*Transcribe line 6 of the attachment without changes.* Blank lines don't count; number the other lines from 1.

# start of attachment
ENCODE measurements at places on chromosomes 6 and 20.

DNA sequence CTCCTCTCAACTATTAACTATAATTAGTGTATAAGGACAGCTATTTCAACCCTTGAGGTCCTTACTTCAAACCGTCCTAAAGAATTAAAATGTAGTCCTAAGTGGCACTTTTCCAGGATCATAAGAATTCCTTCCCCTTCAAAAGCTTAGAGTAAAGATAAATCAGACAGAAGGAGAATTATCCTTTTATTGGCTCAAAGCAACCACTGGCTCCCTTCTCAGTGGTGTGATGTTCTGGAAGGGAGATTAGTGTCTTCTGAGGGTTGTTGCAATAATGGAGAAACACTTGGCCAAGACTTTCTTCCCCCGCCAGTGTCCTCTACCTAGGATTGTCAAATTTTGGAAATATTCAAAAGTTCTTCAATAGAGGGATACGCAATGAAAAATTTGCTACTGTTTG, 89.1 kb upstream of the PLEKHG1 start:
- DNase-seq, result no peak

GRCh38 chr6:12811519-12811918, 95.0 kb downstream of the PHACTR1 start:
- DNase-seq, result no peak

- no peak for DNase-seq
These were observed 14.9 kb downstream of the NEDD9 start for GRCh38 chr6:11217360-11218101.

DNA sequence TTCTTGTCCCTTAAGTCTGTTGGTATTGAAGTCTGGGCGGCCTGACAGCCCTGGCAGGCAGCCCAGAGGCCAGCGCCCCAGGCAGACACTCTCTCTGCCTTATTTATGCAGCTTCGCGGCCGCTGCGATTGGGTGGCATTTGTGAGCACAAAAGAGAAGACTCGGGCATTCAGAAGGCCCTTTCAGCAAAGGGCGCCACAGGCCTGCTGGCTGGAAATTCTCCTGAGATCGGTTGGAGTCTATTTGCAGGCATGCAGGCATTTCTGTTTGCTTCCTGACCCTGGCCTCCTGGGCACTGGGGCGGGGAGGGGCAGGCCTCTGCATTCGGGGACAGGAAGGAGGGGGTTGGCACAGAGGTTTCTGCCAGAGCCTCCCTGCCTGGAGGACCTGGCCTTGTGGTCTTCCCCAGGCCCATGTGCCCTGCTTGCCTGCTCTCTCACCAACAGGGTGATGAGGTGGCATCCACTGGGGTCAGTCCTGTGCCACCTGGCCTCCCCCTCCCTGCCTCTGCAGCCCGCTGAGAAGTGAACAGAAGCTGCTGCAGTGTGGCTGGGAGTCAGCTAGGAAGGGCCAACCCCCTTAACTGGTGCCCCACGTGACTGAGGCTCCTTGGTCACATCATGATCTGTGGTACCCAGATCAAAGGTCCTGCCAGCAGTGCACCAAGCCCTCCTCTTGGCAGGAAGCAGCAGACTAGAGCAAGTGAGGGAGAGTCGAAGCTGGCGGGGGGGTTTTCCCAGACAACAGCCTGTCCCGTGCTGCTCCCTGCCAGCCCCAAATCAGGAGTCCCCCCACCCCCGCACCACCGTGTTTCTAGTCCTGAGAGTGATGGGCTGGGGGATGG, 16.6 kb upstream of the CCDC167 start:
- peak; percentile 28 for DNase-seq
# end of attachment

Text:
- no peak for DNase-seq